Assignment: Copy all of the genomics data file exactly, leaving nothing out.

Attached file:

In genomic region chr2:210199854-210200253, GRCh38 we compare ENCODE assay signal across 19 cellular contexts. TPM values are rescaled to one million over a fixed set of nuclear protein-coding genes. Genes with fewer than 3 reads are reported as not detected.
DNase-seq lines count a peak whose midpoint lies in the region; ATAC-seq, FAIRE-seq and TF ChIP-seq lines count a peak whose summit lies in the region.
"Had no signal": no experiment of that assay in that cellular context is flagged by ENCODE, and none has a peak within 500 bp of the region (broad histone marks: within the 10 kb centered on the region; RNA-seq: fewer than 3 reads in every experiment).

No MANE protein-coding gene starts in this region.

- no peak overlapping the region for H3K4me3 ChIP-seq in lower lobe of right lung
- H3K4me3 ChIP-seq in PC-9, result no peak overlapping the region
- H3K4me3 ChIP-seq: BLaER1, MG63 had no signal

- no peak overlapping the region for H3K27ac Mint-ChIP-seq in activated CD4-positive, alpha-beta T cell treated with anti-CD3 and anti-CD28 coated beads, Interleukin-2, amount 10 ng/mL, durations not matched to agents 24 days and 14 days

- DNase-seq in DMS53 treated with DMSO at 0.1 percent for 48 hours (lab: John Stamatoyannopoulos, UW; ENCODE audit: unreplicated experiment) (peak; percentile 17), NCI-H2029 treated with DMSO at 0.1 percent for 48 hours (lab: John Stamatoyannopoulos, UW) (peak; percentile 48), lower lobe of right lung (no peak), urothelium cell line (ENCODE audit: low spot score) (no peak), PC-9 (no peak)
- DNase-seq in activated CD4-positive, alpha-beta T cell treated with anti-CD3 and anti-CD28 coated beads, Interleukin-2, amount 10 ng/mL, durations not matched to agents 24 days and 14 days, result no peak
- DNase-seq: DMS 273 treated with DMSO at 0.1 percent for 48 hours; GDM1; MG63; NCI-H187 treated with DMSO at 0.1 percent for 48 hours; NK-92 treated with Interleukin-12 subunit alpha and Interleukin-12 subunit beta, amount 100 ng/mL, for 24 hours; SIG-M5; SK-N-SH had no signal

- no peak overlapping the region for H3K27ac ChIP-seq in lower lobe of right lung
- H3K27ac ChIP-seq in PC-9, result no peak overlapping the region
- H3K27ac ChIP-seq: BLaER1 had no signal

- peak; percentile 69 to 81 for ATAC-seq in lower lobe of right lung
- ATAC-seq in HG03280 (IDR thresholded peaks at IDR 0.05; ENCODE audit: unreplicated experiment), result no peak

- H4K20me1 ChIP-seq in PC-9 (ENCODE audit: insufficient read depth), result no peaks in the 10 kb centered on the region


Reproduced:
In genomic region chr2:210199854-210200253, GRCh38 we compare ENCODE assay signal across 19 cellular contexts. TPM values are rescaled to one million over a fixed set of nuclear protein-coding genes. Genes with fewer than 3 reads are reported as not detected.
DNase-seq lines count a peak whose midpoint lies in the region; ATAC-seq, FAIRE-seq and TF ChIP-seq lines count a peak whose summit lies in the region.
"Had no signal": no experiment of that assay in that cellular context is flagged by ENCODE, and none has a peak within 500 bp of the region (broad histone marks: within the 10 kb centered on the region; RNA-seq: fewer than 3 reads in every experiment).

No MANE protein-coding gene starts in this region.

- no peak overlapping the region for H3K4me3 ChIP-seq in lower lobe of right lung
- H3K4me3 ChIP-seq in PC-9, result no peak overlapping the region
- H3K4me3 ChIP-seq: BLaER1, MG63 had no signal

- no peak overlapping the region for H3K27ac Mint-ChIP-seq in activated CD4-positive, alpha-beta T cell treated with anti-CD3 and anti-CD28 coated beads, Interleukin-2, amount 10 ng/mL, durations not matched to agents 24 days and 14 days

- DNase-seq in DMS53 treated with DMSO at 0.1 percent for 48 hours (lab: John Stamatoyannopoulos, UW; ENCODE audit: unreplicated experiment) (peak; percentile 17), NCI-H2029 treated with DMSO at 0.1 percent for 48 hours (lab: John Stamatoyannopoulos, UW) (peak; percentile 48), lower lobe of right lung (no peak), urothelium cell line (ENCODE audit: low spot score) (no peak), PC-9 (no peak)
- DNase-seq in activated CD4-positive, alpha-beta T cell treated with anti-CD3 and anti-CD28 coated beads, Interleukin-2, amount 10 ng/mL, durations not matched to agents 24 days and 14 days, result no peak
- DNase-seq: DMS 273 treated with DMSO at 0.1 percent for 48 hours; GDM1; MG63; NCI-H187 treated with DMSO at 0.1 percent for 48 hours; NK-92 treated with Interleukin-12 subunit alpha and Interleukin-12 subunit beta, amount 100 ng/mL, for 24 hours; SIG-M5; SK-N-SH had no signal

- no peak overlapping the region for H3K27ac ChIP-seq in lower lobe of right lung
- H3K27ac ChIP-seq in PC-9, result no peak overlapping the region
- H3K27ac ChIP-seq: BLaER1 had no signal

- peak; percentile 69 to 81 for ATAC-seq in lower lobe of right lung
- ATAC-seq in HG03280 (IDR thresholded peaks at IDR 0.05; ENCODE audit: unreplicated experiment), result no peak

- H4K20me1 ChIP-seq in PC-9 (ENCODE audit: insufficient read depth), result no peaks in the 10 kb centered on the region